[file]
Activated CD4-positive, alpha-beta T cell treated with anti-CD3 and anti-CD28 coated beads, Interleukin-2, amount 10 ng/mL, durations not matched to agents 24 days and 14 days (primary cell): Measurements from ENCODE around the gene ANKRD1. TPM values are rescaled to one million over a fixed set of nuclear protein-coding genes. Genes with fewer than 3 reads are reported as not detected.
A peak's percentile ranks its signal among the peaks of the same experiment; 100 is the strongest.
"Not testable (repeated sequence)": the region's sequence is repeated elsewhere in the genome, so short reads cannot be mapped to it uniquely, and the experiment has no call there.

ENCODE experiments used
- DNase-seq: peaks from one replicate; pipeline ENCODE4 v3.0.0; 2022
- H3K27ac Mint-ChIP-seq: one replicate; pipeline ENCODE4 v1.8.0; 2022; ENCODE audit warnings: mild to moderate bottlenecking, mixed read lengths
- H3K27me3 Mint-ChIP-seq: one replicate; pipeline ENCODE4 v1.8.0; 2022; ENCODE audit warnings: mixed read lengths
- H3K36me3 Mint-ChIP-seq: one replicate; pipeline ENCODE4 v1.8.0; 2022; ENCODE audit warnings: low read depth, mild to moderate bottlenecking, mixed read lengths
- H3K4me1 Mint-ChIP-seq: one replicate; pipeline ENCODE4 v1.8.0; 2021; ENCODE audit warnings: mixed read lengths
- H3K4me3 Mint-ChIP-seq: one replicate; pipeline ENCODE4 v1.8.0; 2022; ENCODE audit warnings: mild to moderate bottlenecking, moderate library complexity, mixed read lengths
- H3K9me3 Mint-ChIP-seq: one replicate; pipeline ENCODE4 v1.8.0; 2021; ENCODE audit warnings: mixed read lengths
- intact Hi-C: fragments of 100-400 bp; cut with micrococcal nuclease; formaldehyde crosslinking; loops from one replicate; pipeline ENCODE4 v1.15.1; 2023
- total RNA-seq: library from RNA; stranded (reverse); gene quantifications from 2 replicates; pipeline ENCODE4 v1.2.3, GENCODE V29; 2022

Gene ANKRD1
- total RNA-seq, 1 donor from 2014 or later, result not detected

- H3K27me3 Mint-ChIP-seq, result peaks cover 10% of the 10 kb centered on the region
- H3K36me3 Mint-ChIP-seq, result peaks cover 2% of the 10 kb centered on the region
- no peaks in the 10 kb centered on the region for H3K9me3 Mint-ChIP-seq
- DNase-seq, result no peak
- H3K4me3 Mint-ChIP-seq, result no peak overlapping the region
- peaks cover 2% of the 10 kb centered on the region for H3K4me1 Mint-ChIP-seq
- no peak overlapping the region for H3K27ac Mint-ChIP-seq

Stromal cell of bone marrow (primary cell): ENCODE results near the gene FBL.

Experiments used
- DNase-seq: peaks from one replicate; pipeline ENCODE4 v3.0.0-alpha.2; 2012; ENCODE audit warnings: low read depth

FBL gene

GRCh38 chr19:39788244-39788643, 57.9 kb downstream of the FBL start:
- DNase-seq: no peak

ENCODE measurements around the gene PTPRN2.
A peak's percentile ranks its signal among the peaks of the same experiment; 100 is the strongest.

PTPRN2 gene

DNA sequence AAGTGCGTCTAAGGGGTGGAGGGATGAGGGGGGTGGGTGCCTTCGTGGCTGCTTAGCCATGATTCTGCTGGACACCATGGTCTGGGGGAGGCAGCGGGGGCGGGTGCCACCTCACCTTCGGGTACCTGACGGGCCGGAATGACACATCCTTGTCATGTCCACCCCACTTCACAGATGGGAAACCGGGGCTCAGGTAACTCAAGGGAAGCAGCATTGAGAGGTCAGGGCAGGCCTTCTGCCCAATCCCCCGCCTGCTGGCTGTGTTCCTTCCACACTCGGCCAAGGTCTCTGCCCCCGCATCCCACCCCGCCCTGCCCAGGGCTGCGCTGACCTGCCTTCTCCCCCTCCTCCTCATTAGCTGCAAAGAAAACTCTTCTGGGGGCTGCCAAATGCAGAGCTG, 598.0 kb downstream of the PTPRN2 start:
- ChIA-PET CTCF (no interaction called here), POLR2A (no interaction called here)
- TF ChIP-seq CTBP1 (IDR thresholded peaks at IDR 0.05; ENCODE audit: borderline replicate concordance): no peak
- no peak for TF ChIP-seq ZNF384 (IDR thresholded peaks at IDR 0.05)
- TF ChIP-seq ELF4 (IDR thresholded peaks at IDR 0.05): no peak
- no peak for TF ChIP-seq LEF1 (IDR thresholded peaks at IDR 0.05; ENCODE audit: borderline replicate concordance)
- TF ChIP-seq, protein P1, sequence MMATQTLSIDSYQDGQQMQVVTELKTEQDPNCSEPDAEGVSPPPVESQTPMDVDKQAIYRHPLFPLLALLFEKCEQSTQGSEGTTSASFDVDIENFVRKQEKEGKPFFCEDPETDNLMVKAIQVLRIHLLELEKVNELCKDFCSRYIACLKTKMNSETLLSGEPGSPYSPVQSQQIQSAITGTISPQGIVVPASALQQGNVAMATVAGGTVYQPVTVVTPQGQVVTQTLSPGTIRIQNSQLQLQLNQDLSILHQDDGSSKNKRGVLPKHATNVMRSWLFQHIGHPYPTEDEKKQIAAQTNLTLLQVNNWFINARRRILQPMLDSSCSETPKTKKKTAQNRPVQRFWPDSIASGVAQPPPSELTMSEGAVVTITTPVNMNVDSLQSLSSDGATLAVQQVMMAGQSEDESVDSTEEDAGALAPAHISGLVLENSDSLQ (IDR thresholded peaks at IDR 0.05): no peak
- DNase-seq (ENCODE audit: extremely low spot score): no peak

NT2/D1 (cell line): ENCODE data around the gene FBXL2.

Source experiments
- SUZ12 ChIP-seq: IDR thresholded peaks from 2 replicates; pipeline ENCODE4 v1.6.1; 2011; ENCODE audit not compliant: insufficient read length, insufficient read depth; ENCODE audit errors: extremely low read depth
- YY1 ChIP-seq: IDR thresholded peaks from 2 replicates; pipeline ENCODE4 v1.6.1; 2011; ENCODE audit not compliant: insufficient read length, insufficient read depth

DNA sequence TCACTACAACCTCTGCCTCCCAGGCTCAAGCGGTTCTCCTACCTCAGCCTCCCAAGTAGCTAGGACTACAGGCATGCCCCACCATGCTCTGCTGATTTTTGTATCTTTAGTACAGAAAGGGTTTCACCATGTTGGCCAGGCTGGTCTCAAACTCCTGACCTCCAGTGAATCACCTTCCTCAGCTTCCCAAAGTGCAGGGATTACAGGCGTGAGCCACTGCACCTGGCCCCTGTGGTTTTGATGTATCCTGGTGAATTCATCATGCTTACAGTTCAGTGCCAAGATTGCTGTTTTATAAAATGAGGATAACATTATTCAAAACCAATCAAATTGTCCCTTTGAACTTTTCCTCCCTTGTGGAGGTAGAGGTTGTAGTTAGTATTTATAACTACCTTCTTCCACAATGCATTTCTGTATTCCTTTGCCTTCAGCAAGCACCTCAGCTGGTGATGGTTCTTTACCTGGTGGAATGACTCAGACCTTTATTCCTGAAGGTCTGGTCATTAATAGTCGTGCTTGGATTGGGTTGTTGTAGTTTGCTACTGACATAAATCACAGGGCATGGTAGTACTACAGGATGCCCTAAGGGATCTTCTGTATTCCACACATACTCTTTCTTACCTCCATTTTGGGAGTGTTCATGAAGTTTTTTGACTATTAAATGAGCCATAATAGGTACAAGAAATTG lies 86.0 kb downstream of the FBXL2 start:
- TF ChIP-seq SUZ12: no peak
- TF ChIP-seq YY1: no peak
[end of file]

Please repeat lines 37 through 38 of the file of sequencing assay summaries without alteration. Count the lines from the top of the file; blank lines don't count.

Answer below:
- no peak for TF ChIP-seq LEF1 (IDR thresholded peaks at IDR 0.05; ENCODE audit: borderline replicate concordance)
- TF ChIP-seq, protein P1, sequence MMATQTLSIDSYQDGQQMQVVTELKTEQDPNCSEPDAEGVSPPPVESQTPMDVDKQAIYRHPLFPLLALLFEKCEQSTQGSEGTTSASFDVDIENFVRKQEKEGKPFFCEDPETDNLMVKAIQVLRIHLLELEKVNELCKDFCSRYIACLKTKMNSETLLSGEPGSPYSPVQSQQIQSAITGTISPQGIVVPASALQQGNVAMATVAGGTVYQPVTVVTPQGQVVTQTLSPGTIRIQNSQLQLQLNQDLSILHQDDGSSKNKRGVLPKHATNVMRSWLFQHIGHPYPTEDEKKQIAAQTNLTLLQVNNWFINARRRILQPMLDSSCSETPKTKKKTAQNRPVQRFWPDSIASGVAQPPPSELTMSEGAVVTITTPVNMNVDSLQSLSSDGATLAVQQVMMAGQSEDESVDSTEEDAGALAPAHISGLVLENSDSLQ (IDR thresholded peaks at IDR 0.05): no peak